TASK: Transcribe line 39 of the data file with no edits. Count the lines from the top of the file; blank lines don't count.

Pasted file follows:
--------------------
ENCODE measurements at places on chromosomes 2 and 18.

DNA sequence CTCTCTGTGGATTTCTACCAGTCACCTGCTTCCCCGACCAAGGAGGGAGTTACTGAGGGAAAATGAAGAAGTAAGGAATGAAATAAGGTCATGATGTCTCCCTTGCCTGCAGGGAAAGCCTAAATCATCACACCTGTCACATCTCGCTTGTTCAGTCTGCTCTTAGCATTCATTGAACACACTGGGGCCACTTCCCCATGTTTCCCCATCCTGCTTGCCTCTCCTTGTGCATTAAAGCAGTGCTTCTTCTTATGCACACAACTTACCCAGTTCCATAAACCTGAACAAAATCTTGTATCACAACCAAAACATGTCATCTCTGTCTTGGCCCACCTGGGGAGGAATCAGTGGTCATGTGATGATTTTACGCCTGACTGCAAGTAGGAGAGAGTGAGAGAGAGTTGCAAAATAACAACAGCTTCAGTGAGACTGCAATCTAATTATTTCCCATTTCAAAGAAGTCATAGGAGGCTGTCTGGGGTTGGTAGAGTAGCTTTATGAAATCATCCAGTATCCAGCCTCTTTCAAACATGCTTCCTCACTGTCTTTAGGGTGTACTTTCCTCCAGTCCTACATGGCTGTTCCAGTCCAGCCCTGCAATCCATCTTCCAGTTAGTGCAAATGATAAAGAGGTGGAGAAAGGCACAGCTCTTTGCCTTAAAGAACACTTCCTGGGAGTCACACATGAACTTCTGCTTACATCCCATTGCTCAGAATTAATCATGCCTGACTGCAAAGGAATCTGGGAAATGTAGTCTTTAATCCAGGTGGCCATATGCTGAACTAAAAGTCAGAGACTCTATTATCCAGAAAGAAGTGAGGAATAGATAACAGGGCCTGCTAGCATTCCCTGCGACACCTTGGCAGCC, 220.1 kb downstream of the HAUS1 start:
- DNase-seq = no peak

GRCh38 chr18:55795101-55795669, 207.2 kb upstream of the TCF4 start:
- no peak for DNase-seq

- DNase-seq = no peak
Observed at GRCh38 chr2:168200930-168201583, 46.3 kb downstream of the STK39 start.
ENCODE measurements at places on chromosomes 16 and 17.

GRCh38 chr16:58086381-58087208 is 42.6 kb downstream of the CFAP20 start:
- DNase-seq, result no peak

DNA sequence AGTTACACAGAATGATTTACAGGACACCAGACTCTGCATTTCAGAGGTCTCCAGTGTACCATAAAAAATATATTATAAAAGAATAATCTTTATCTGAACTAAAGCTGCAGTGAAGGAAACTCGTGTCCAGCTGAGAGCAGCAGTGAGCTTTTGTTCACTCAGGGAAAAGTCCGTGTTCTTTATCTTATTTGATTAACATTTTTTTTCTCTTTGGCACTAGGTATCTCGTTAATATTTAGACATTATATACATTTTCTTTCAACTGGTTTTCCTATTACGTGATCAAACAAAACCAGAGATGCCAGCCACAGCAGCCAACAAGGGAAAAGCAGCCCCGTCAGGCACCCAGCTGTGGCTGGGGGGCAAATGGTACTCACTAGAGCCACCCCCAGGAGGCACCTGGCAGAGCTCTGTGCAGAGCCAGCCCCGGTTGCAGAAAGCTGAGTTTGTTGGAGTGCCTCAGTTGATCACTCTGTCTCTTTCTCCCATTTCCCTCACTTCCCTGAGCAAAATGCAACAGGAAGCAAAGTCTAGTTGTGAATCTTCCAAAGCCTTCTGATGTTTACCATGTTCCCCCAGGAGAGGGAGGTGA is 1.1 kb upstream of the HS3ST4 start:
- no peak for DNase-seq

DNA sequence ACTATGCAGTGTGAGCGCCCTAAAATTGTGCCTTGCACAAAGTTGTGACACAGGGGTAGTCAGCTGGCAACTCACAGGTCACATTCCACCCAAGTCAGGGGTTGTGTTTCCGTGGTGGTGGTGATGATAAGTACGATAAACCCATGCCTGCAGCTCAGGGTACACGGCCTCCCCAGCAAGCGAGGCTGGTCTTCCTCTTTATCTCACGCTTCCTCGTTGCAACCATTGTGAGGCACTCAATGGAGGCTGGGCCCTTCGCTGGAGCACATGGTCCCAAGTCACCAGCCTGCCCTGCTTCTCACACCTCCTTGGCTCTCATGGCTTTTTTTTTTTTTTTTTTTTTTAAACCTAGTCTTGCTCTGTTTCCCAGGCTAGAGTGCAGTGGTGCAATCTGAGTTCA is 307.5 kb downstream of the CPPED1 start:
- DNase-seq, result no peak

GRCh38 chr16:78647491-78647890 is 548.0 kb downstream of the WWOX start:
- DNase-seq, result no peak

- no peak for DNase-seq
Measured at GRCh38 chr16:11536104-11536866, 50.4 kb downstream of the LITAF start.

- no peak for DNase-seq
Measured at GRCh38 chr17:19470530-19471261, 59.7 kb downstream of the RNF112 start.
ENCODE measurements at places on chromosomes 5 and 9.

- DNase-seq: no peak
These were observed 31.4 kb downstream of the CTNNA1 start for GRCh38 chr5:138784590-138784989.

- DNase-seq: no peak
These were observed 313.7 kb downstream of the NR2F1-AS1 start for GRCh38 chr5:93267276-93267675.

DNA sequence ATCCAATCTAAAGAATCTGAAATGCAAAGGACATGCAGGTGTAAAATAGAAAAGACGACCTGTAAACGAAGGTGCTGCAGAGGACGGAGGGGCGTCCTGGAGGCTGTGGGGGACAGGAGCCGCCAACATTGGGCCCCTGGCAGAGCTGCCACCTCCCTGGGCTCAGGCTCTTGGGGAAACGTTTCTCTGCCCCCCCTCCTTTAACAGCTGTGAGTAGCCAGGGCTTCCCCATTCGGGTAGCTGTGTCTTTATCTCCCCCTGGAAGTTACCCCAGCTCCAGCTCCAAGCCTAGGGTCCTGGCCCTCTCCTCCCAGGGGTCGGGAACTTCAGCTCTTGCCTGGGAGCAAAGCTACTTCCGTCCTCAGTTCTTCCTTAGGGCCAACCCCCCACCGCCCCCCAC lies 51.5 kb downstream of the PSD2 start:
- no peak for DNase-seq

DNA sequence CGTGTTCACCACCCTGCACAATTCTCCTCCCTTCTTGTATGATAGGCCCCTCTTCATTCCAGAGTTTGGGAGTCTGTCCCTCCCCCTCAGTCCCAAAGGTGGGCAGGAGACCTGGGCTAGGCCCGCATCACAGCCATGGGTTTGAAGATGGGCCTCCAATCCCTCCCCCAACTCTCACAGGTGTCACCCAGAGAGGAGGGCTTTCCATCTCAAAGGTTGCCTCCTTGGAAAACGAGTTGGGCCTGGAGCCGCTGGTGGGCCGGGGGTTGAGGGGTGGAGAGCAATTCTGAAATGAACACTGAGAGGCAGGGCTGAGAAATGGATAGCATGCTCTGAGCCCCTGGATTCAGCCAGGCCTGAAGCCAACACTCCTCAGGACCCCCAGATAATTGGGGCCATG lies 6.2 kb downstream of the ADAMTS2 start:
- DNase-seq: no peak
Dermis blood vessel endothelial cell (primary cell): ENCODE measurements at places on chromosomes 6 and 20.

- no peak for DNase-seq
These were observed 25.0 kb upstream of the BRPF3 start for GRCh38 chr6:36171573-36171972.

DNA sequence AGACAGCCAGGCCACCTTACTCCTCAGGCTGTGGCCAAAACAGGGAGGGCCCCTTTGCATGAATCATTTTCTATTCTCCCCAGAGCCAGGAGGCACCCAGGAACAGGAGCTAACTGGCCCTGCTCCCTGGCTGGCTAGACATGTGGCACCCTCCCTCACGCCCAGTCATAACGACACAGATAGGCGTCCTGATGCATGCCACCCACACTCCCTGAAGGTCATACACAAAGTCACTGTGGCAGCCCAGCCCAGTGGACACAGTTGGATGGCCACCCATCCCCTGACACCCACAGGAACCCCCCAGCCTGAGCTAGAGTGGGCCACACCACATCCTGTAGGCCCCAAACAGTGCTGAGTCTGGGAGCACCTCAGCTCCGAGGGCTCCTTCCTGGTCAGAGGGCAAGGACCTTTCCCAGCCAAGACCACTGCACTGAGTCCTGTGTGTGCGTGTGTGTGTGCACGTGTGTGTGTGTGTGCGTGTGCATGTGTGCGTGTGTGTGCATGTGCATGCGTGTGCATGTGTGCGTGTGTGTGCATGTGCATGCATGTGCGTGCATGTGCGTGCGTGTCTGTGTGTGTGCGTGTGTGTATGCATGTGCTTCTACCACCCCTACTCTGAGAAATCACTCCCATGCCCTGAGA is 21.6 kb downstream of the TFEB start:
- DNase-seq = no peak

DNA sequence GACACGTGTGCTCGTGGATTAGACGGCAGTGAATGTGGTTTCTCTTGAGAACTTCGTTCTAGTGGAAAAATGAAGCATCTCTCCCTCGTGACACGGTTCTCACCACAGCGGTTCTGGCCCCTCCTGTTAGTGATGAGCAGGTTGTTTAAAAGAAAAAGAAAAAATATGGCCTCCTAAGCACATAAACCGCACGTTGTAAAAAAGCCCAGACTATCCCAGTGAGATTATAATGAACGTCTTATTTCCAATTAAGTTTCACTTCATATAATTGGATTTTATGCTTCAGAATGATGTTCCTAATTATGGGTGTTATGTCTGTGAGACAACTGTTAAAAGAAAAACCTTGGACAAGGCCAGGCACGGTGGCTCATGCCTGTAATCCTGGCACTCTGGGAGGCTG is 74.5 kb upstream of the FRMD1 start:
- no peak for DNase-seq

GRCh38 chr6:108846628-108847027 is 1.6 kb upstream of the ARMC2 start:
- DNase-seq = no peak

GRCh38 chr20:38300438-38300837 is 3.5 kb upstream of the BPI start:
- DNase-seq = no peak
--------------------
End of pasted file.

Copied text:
GRCh38 chr20:38300438-38300837 is 3.5 kb upstream of the BPI start: